To me this always seems to be the halfway point and the bus does its best to hurry along Honor Oak Road, often beset with water leaks; when it snows we easily get cut off (don’t laugh it’s true) but today’s trip had no such hazards and we arrived back on the South Circular to stop at the Horniman Museum.
A ‘Northern’ family (that’s how they described themselves) had boarded at one of the diversion stops and asked for directions to the Science Museum – the driver not unkindly offered them the Horniman Museum but they were quite clear about where they were headed. He obviously did some research and came back to them saying they should pick up the 345 in Brixton, which does indeed go to the Museums. I imagine they were all travelling free to choose this route. Maybe they had already visited the Horniman Museum and Gardens (brilliant agapanthi) for they are every bit as good as the Knightsbridge museums and of a more child friendly size. The Horniman’s star attraction is the the overstuffed walrus currently on holiday in Margate so can be appreciated by correspondence only
For a while the P4 follows the South Circular – at its narrowest and most sinuous here – and we continued on past the green areas of Southwark Sports Ground, other sports fields and of course Dulwich Park before turning off towards Dulwich Village. Many localities in London call themselves ‘villages’ but Dulwich I think comes closest to actually feeling like one with its grand houses (very detached and very expensive) at one end, the few village shops, small school, the traditional finger posts and white chain link fencing all add to the carefully maintained mood. It also has the very excellent purpose built Dulwich Picture Gallery, where both the permanent and temporary exhibitions are worth a visit with the P4 handily stopping outside.
There is no shortage of schools along this route (in fact do avoid the bus at school times as there really is not enough capacity ) with both private and public sector schools along the Dulwich stretch. The Charter School has more successfully replaced the former William Penn Boys and Dulwich High, and is close to the rather pretty North Dulwich Station.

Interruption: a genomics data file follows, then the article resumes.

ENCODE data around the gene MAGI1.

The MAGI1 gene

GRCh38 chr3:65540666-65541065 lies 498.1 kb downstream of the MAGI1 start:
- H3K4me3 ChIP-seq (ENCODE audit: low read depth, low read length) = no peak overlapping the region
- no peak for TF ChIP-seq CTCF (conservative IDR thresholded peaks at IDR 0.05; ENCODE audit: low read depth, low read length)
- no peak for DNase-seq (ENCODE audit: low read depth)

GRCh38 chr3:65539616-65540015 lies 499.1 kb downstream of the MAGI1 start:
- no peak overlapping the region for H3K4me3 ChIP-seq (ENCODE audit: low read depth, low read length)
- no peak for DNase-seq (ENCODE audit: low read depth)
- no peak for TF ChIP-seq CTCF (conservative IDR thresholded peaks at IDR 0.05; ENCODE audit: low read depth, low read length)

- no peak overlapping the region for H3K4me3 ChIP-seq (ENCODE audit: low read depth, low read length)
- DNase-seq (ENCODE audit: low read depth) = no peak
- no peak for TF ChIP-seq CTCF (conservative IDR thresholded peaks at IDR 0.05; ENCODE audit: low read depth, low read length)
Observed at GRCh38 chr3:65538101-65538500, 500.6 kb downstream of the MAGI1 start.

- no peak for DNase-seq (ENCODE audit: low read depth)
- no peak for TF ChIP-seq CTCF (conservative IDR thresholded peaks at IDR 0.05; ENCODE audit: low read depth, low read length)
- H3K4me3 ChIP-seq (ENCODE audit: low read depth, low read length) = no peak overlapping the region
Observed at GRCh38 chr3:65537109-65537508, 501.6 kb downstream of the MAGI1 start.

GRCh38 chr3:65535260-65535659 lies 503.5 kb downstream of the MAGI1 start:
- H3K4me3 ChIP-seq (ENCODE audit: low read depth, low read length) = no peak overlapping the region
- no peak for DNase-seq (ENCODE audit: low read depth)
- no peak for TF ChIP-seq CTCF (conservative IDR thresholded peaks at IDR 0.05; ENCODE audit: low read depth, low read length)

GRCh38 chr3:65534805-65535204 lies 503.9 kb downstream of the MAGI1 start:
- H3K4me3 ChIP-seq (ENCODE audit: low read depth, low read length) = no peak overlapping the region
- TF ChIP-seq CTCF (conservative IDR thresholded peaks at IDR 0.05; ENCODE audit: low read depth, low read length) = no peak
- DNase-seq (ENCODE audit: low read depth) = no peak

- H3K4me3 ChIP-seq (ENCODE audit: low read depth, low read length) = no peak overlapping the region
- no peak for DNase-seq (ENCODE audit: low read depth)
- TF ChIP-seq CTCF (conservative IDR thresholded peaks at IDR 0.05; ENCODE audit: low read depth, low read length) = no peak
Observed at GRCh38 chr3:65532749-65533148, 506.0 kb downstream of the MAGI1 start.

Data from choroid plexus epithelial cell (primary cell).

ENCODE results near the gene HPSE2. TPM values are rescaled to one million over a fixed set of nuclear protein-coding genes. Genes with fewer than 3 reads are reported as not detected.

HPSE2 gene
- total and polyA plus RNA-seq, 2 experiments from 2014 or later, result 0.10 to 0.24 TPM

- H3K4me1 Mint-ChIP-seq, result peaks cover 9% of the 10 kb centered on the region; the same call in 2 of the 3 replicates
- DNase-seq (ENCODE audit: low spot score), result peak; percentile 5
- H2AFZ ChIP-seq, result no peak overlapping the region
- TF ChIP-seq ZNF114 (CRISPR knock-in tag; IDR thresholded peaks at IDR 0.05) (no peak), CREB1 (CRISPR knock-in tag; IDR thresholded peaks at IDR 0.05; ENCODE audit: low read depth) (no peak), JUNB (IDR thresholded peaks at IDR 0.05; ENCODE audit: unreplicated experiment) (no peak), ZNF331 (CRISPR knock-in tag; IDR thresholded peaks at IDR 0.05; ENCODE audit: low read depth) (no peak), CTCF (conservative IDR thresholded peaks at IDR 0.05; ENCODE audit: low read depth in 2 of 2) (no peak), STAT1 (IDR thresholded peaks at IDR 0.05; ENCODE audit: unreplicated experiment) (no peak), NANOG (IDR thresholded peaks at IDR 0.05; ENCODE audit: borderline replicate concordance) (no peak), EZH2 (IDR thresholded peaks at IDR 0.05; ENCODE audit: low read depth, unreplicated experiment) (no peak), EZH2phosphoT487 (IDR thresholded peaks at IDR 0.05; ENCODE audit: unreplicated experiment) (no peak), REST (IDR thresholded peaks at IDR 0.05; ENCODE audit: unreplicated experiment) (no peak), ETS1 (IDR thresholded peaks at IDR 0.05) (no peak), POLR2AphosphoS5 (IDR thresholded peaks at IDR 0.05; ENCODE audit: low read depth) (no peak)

At this point the bus passes the end of Half Moon Lane (so evocative ‘calling all local poets’) which sadly suffered much damage from a burst water main last week – not so much this end which is a little elevated but down towards Brockwell Park ( the lost Effra also flows that way but Thames water ought to know and do better)
By now we were into our last sector climbing out of Dulwich via Red Post Hill, crossing the crest at Denmark Hill and coasting down again via Herne Hill Road – the houses are pretty down here and Jo noticed a Mermaid Rose above a door just opposite the decorative Carnegie library. About half way down there is an entrance to Ruskin Park, which gives a rather calmer approach to King’s College Hospital. There is a splendid bandstand where we have appreciated Andrew playing with the Bloomsbury Woodwind Ensemble but sadly the dreadful green parakeets put up so much competition we are not sure that they will be venturing south of the river again?
After the unlovely but well-connected Loughborough Junction station there is some further back street routing along Gresham Road, noting the Brixton Sports and Social Club – they used to offer dominos, that favourite of the Caribbean community, but don’t think they are offering team sports requiring lots of green space. Further along Gresham Road and really quite close to the police station is the Brixton Mosque. There are still flowers tied to the tree by the police station to remember a young man who died in police custody.
The next and final stop is of course Brixton Station, which is always busy. Today’s run took about 50 minutes, which is good. Most folk tend to have a love/hate relationship with their local service and we are no exception in this case. Leaving aside the tendency to snow disruption noted above, to say the P4 is unreliable is an understatement. Between us, through misplaced expectations of this service, ‘63 Regular’ and I have been late for films at the Brixton Ritzy and outpatient appointments at King’s, altogether missed an important meeting in Brixton offices, and most dramatically failed totally to make a flight to Amsterdam. (Since Brixton is the end of the Victoria Line in theory it offers a good connection to Heathrow changing at Green Park – but not if you are left standing for ever at one of the stops en route…) But never mind: today went well, and as the length of this posting will tell you, it is a route with lots of interest.